RE: SeaSat 1 unexpectedly bright.

From: Ted Molczan (
Date: Sun Sep 12 2004 - 14:48:51 EDT

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    Paul Thomspon wrote:
    <<I was curious however, about the brightness of SeaSat 1 ... was due for a pass
    ... [at predicted] 3.9 mag. This data is all from Heavens-Above. The satellite
    was easily visable, and not as dim as expected, appearing as bright as perhaps
    3.2-3.3 mag.>>
    <<... I wondered if its orientation is variable, and with it, its brightness
    Your speculation is correct. Seasat 1 is very irregular in shape and surface
    reflectivity, resulting in a large variance in magnitude for a given set of
    circumstances (range and solar illumination).
    Heavens-Above's magnitude estimates are based upon standard magnitude (aka
    intrinsic brightness) data derived by hobbyists from their observations.
    Seasat 1's standard magnitude is 3.9, when observed at a range of 1000 km, and a
    phase angle of 90 deg. But that value is an average, derived statistically from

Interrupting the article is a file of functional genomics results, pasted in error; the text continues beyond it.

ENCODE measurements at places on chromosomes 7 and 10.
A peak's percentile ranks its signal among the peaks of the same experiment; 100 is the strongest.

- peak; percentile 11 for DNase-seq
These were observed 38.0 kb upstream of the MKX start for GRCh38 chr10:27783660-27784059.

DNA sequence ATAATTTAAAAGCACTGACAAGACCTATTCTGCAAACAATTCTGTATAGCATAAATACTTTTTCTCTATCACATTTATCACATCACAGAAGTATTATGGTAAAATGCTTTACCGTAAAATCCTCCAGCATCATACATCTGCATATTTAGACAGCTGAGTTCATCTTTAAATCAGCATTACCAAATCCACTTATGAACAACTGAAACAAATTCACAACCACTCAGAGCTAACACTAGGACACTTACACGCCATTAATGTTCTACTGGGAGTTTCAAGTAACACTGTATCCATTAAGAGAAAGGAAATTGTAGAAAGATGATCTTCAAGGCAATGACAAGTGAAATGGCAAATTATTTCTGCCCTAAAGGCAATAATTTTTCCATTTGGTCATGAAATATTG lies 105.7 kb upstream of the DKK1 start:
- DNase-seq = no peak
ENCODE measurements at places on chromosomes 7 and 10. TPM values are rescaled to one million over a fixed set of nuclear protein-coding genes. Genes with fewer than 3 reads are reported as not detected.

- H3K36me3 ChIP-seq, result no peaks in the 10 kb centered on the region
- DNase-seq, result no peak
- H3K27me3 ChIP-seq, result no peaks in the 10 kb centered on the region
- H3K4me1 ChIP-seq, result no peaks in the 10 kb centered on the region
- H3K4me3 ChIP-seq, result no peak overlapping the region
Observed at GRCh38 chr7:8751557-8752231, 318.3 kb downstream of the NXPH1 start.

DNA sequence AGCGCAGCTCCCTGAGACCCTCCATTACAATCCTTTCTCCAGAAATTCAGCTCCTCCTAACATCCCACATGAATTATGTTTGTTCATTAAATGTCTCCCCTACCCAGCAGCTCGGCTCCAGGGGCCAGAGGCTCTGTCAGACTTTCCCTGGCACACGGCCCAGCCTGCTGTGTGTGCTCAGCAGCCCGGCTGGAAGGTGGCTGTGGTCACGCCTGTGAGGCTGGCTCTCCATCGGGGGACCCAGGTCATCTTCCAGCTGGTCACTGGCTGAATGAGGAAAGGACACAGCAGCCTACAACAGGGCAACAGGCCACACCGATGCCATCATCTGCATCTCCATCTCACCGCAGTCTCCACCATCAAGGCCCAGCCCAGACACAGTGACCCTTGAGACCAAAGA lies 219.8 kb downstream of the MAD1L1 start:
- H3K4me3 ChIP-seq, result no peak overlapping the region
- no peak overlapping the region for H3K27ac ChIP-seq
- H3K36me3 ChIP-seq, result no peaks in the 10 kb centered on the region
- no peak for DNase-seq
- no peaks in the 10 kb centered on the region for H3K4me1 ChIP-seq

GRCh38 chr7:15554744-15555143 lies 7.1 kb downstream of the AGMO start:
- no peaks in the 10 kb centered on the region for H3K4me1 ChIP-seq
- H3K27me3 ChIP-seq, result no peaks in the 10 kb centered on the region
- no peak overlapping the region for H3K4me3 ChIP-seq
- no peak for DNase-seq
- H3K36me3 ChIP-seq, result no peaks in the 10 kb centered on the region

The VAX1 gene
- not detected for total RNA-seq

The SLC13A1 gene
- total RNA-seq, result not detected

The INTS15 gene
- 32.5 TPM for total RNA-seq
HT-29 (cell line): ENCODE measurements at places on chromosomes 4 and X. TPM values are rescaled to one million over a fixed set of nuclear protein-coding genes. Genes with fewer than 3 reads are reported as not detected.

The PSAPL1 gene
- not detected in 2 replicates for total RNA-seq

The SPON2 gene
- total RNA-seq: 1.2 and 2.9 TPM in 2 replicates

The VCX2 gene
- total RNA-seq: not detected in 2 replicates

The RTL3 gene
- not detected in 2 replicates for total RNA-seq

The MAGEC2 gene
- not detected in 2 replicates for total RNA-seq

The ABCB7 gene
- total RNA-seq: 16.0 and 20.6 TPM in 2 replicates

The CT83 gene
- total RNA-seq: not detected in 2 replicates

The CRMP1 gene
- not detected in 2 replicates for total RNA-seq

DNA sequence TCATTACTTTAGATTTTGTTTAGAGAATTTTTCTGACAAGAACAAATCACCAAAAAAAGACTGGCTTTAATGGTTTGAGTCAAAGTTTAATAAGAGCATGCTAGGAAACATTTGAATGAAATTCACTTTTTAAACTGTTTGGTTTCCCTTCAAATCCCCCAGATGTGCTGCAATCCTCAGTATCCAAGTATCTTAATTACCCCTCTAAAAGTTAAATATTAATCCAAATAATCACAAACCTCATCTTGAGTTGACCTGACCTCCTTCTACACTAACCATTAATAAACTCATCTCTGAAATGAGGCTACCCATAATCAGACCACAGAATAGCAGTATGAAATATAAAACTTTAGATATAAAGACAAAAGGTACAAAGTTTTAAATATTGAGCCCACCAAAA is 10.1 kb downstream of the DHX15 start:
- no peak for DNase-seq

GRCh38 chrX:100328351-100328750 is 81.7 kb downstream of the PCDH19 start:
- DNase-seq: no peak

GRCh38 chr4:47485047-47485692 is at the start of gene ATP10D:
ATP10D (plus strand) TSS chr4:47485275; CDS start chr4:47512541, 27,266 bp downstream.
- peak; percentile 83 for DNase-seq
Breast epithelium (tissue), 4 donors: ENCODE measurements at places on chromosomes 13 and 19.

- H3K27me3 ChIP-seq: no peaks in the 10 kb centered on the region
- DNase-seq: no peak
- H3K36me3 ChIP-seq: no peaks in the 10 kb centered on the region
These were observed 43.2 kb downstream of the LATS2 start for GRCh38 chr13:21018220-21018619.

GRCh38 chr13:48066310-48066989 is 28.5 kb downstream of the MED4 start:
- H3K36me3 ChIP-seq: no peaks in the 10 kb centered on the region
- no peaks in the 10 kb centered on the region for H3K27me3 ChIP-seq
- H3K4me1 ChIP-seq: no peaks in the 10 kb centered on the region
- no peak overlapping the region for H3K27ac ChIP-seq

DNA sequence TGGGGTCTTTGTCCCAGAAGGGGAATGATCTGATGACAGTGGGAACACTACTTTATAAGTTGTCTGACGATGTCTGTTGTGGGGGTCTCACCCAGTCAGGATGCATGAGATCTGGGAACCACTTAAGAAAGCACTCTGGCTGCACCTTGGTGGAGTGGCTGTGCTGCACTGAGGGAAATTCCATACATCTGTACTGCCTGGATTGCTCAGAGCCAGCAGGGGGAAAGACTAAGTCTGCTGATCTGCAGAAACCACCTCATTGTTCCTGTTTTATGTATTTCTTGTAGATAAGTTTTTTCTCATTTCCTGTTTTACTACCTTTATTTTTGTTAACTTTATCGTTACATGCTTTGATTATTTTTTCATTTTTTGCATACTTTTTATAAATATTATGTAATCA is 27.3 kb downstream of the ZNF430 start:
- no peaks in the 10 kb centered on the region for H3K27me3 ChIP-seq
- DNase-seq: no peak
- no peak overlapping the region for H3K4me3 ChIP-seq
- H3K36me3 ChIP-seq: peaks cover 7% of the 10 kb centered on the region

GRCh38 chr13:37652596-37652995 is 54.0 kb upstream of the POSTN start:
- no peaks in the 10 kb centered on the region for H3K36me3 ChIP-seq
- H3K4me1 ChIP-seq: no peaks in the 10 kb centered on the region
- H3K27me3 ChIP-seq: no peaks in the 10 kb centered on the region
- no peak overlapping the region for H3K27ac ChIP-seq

a large number of observations, as in the following graph of more than 500 of
    Russell Eberst's observations:
    The linear regression line on the graph confirms that the std mag is 3.9, but
    notice that the observed values range +/- 3 magnitudes from the line. As a
    result, predicted magnitudes are uncertain by +/- 3 magnitudes.
    Almost all satellites can flare several magnitudes on occasion, but most of them
    stay within about +/- 1 magnitude of the regression line, most of the time, for
    example, 93026B:
    Comparing the two graphs, it is clear that Seasat 1's magnitude is far less
    predictable than 93026B's.
    Perhaps, we should consider including statistical confidence limits with the
    standard magnitude. A simpler solution would for prediction software and
    services to prominently state that magnitude estimates are uncertain by at least
    2 magnitudes.
    Ted Molczan
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